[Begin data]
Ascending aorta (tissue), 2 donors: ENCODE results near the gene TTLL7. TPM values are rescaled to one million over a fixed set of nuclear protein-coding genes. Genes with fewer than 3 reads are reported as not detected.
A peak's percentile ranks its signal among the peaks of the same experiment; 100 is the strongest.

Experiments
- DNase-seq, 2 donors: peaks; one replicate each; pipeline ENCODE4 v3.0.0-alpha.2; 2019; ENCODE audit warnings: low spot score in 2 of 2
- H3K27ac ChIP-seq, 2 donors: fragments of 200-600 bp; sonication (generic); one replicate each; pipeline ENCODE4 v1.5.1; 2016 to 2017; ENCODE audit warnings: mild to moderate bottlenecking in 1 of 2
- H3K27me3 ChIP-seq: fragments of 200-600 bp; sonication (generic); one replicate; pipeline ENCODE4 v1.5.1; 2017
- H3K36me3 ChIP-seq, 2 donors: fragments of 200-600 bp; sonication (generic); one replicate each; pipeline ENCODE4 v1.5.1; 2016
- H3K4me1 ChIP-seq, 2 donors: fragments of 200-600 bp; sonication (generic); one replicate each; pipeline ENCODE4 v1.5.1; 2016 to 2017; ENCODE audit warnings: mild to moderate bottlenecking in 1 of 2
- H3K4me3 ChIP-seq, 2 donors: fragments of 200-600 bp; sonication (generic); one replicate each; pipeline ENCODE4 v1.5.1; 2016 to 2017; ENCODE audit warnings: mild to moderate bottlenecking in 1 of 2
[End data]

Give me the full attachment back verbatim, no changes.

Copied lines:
Ascending aorta (tissue), 2 donors: ENCODE results near the gene TTLL7. TPM values are rescaled to one million over a fixed set of nuclear protein-coding genes. Genes with fewer than 3 reads are reported as not detected.
A peak's percentile ranks its signal among the peaks of the same experiment; 100 is the strongest.

Experiments
- DNase-seq, 2 donors: peaks; one replicate each; pipeline ENCODE4 v3.0.0-alpha.2; 2019; ENCODE audit warnings: low spot score in 2 of 2
- H3K27ac ChIP-seq, 2 donors: fragments of 200-600 bp; sonication (generic); one replicate each; pipeline ENCODE4 v1.5.1; 2016 to 2017; ENCODE audit warnings: mild to moderate bottlenecking in 1 of 2
- H3K27me3 ChIP-seq: fragments of 200-600 bp; sonication (generic); one replicate; pipeline ENCODE4 v1.5.1; 2017
- H3K36me3 ChIP-seq, 2 donors: fragments of 200-600 bp; sonication (generic); one replicate each; pipeline ENCODE4 v1.5.1; 2016
- H3K4me1 ChIP-seq, 2 donors: fragments of 200-600 bp; sonication (generic); one replicate each; pipeline ENCODE4 v1.5.1; 2016 to 2017; ENCODE audit warnings: mild to moderate bottlenecking in 1 of 2
- H3K4me3 ChIP-seq, 2 donors: fragments of 200-600 bp; sonication (generic); one replicate each; pipeline ENCODE4 v1.5.1; 2016 to 2017; ENCODE audit warnings: mild to moderate bottlenecking in 1 of 2